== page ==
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Problem with professor.

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I recently finished my first semester as a grad student. In the three courses I took I received reasonable grades in two: A and B+. The third class (bioethics) the professor gave me an incomplete. At first I was not worried due to the fact that it was the first time I had tried to write a professional level paper and I admit that it was not there. However, after she sent me the paper back with her comments I realized that there were places where she seems to take the paper personally.

I am disabled and decided to take on some of the ideas of Peter Singer concerning the disabled, for those versed in disabled studies you will understand why. Unfortunately, she is an ardent Singer apologist and refuses to acknowledge any of his work that I have cited or the work of others that cite him. She was rather aggressive in the comments and even dismissive of the arguments I make…I know that this is not at all uncommon and feel kind of silly for not sidestepping the whole thing by choosing a different topic once I realized what type of professor she was.

She has a tendency to push her point of view for example: she set up mock trails and group discussions during the semester and on more than one occasion brow beat the students until they accepted her point of view which is quite frankly Ableist. I don’t think she has a malicious intent however she is just mistaken. 

I don’t blame her as much as I blame myself for not avoiding this.

So, as I stated she has given me an incomplete and after reading her comments I do not think I can write a paper she will accept without complete acquiescence.

So I have suggested that I drop the topic completely and start fresh with something else.

Are there any thoughts? 

Edited by popscull
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Do you have a Student Disability Services office? It might be worth a call to them to see if they can moderate a discussion. I would also speak with your adviser. I think changing topics should be an absolute last resort.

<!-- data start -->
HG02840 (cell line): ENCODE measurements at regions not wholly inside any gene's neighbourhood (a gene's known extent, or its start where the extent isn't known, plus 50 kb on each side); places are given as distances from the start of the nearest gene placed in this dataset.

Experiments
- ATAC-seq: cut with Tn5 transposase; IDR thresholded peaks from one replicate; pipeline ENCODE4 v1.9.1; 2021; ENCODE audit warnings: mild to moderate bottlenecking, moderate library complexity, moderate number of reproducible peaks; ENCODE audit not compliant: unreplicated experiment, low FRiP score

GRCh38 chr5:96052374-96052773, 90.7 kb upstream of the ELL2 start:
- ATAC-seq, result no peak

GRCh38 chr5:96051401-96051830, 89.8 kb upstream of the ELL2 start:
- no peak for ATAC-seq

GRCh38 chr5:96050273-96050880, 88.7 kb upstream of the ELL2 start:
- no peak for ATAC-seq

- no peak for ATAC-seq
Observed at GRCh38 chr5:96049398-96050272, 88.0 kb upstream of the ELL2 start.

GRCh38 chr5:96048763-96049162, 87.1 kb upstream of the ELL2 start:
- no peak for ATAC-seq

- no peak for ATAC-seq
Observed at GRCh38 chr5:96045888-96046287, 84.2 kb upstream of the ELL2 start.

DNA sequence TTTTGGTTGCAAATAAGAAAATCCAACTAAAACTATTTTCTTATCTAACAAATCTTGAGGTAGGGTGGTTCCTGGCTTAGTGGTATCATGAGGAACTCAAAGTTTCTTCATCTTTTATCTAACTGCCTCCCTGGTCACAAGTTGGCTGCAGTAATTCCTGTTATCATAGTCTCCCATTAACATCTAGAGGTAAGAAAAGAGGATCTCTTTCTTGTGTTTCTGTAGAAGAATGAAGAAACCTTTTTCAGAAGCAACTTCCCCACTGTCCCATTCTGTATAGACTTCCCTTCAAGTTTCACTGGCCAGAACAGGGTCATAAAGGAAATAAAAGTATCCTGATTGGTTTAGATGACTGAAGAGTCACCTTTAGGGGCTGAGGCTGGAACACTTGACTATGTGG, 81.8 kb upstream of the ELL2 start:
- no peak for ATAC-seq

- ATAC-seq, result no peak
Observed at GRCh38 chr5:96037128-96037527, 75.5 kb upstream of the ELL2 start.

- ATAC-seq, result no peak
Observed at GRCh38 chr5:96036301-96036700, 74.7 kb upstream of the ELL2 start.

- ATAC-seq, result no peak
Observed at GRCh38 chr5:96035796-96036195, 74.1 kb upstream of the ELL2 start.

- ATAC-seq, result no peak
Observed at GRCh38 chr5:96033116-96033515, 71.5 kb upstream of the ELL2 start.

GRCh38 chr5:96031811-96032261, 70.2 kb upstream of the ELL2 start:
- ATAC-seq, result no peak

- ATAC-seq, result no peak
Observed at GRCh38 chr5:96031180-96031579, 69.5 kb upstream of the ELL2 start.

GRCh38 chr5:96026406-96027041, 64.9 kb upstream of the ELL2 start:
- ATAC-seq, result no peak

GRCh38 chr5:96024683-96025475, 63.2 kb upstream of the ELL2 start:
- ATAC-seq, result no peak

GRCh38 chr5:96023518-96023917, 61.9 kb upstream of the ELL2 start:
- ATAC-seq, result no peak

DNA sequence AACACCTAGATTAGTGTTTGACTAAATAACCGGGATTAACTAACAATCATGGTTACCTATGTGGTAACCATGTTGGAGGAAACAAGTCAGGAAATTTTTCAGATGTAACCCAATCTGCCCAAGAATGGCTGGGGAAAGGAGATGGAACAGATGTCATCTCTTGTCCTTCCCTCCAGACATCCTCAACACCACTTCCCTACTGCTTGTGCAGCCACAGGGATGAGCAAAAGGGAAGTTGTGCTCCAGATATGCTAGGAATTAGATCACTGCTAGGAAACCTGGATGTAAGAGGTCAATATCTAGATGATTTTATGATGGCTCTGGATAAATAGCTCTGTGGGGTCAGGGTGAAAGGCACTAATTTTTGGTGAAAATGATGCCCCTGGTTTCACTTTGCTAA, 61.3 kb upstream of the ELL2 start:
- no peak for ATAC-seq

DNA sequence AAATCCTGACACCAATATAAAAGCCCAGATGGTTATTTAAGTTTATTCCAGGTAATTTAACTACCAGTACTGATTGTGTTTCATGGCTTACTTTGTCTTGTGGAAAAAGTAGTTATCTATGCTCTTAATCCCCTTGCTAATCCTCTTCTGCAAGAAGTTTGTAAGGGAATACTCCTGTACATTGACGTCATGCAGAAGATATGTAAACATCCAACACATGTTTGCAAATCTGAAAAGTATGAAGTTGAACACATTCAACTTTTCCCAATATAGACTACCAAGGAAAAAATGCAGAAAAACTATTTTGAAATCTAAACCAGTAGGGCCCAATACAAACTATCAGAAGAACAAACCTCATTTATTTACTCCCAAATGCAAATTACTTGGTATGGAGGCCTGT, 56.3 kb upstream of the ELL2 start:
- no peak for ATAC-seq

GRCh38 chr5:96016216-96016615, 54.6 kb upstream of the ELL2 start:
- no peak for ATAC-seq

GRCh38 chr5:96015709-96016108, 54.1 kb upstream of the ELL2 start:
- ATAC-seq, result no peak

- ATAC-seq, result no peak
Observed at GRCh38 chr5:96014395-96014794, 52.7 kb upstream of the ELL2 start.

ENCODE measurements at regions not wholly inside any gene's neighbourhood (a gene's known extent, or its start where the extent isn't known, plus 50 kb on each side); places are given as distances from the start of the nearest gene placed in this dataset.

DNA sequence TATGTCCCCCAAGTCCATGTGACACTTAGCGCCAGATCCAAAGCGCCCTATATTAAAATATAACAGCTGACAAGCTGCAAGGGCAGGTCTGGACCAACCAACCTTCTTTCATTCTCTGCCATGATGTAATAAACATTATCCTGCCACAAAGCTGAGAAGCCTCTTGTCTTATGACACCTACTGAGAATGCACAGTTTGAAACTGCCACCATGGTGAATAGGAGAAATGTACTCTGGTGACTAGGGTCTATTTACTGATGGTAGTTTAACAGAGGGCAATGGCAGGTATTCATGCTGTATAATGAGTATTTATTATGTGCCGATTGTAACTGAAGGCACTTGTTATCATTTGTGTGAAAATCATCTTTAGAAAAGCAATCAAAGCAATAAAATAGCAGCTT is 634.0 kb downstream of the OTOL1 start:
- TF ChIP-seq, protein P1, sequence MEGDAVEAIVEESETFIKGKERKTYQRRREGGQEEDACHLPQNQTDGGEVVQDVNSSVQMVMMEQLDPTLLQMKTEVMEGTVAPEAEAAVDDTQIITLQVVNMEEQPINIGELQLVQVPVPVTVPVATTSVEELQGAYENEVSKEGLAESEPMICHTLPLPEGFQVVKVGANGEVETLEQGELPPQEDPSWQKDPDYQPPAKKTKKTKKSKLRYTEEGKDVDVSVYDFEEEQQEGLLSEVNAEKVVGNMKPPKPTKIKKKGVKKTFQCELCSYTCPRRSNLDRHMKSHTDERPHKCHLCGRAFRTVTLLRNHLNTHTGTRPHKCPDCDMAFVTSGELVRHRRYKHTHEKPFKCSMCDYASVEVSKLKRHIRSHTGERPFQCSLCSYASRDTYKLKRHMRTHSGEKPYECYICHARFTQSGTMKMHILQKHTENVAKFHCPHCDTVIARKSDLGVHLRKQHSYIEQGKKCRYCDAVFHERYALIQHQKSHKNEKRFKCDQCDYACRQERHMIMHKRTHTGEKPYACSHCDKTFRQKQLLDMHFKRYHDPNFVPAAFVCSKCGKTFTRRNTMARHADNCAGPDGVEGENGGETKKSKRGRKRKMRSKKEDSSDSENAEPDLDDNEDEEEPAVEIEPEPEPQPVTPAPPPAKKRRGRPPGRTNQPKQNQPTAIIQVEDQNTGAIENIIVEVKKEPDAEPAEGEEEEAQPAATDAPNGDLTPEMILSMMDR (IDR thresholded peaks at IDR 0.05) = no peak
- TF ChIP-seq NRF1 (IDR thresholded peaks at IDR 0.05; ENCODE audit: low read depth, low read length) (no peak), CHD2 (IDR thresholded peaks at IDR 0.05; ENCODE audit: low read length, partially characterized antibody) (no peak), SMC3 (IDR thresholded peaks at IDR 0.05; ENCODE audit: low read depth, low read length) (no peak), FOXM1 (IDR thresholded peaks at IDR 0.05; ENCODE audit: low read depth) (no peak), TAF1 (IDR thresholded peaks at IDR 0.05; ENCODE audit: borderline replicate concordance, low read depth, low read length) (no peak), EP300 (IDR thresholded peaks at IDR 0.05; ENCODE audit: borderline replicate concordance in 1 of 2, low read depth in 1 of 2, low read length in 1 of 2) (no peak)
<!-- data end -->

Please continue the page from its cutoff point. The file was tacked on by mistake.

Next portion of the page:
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I would also recommend speaking to a neutral third party in a higher position (advising dean) or separate office (disability services as mentioned above) before taking any action with the professor on this. Speaking up could also help future students of this professor.

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You can do what's easy, or you can do what's right. Those don't necessarily match.


From what you describe, it sounds like this professor is overstepping her authority You should be able to argue something she disagrees with and still get a grade based on the quality of the work. If you want to pursue getting the work you've already done graded fairly, I'd look into resources on campus that can help with that - that can be the disability office, the ombudsperson, or perhaps the DGS or department head, if you think this can be handled within the department. If you do this, you may get the grade you deserve, but it'll involve at least some unpleasantness. This may help others down the line but there is a possibility that it'll hurt you. Especially if this is a tenured professor, she is there to stay and you are transient. She may get the support of her department just to keep the peace. So it's possible that you'll start a process (or contribute to an ongoing process) of dealing with this professor, but it's also possible that you'll just start a process of putting yourself in an awkward position with your department. You know more about the department's culture and current attitudes toward this professor than us, so you should have at least some idea of how this would turn out. (If I were in this situation I'd probably choose to fight and pursue one of the avenues I listed above, but I say this knowing full well that sometimes it's better to be smart than to be right.) 


If you prefer to just get this over with with as little trouble as possible, then perhaps the easiest thing to do is just say what the professor wants to hear. It sounds like this has worked for people in the past. I am guessing that this would be less work than writing a new paper on a new topic, If you are able to do that. Whatever you choose, you should know it's not ok but it's perhaps the easiest way to get out of a bad situation.  


Either way, a clear and obvious conclusion is to stay away from this professor as much as possible in the future. It's best to avoid any way in which she can affect your career, which probably means avoid having any kind of contact with her whatsoever. I assume this is a foregone conclusion, but it's worth mentioning just in case. 

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